An example of this is the need for a clear and effective communication policy. A lack of a systematic approach to communication results in numerous miscommunications, a ‘Chinese whisper’ effect on messaging and ultimately employee disgruntlement. However, with clear communication policies and guidelines in place many of these unfortunate byproducts are removed, making working conditions way more pleasant for all employees. 

This is just one example, but the key message is that in order to reach high performing status as a team, you will not only need to take care of your people, but you will also need to ensure that your team has a set of systems and processes in place that serve the team’s requirements, suit the working conditions and are not excessive.  

Importantly, the arrows on the diagram indicate that the systems are there to serve the team, and therefore, are best created and maintained by the team who have to utilise them. This is important because systems that are seen as surplus, or irrelevant, or indeed seen to add additional stress will only undermine the work of the team, not enhance it.

It is unlikely that systems and processes will ever be ‘perfect’ but the closer any team or organisation can get to achieving ‘perfect’ systems and processes, the better. And the only way to achieve this is to make sure the systems and processes are continually evaluated by the team, and then developed in line with evolving needs. 

The third and top layer of the pyramid is where the magic happens. We call this the performance layer. This is where employees or team members have had their personal and professional needs met on a basic level so are therefore in a position to really enhance and develop their roles in line with the team’s vision and mission. 

This layer is typified by dedicated employees who are able to advance their roles, bringing about a maturity in the workings of the team as a whole. Everybody wins in this zone, the organisation keeps thriving, and employees feel as though they are able to stretch their professional wings and grow in line with their personal and professional ideals and dreams.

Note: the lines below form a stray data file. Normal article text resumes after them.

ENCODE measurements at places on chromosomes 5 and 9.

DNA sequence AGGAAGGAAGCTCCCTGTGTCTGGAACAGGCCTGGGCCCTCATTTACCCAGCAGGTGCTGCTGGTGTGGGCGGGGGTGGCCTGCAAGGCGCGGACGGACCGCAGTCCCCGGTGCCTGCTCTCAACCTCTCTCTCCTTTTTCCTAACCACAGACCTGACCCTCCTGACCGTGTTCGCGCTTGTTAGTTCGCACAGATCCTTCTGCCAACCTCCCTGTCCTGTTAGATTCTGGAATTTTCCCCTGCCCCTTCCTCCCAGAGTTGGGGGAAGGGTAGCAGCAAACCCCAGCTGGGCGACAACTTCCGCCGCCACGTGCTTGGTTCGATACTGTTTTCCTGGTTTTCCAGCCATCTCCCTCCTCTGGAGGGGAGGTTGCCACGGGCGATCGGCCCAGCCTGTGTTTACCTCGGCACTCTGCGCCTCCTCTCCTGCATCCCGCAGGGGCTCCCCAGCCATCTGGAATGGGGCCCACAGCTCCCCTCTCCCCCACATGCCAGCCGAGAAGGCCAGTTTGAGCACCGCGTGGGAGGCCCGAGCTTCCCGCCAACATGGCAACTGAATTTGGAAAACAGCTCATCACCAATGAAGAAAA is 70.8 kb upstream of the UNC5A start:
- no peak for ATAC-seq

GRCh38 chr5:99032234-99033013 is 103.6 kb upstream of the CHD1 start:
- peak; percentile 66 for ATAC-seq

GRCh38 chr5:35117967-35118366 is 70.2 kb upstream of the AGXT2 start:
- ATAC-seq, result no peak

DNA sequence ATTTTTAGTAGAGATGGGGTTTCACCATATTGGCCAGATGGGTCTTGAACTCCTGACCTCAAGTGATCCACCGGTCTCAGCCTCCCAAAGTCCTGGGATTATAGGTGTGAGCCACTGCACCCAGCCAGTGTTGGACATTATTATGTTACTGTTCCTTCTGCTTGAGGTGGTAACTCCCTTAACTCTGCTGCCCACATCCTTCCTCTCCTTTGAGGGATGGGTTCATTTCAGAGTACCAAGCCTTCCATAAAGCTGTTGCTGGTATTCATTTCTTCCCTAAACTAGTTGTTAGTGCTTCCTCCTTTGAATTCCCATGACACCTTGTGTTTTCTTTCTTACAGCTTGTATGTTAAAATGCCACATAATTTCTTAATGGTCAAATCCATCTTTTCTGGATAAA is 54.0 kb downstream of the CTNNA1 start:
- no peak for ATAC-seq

This top layer can be broken down further to understand how a team can ensure focus on the vision and mission, but this is a separate analysis. The key message of this module is that without the bottom two layers of the pyramid firmly in place, and carefully nurtured by the leader, it becomes very difficult to focus on the vision and mission, and therefore, very difficult to be a high performing team. 

So the key takeaways from this module are:
As the leader, realise that your role is to look after the ‘health’ of your team.
Secondly, establish a high level of psychological safety, trust and confidence within your team. Remember, PEOPLE before PAPER. 
And thirdly, build your systems to suit your team, not the other way around.

If you focus on these three points in all of your leadership decisions, the vision and mission will be kept at the forefront of everybody’s sights, not just yours.  

Point of Reflection:

Think about the team that you are currently leading / a member of. Consider the focus of leadership in your team. Is the leadership focused more on people or processes of the team? Consider whether, in your opinion, they have their focus in the right direction or not.

Personal Development Activity:

Process Audit (60 mins)

  1. Make a list of the processes that your team has in place.
  2. In your leadership journal draw 3 columns on a page entitled ‘Often in use’, ‘Sometimes in use’ and ‘Never in use’
  3. Place each of the processes under one of the headings.
  4. Next, focus on the processes in the ‘Never used’ column and strategize how you can either remove the process altogether, or incorporate it into one of the other processes so that you improve the efficiency of your team.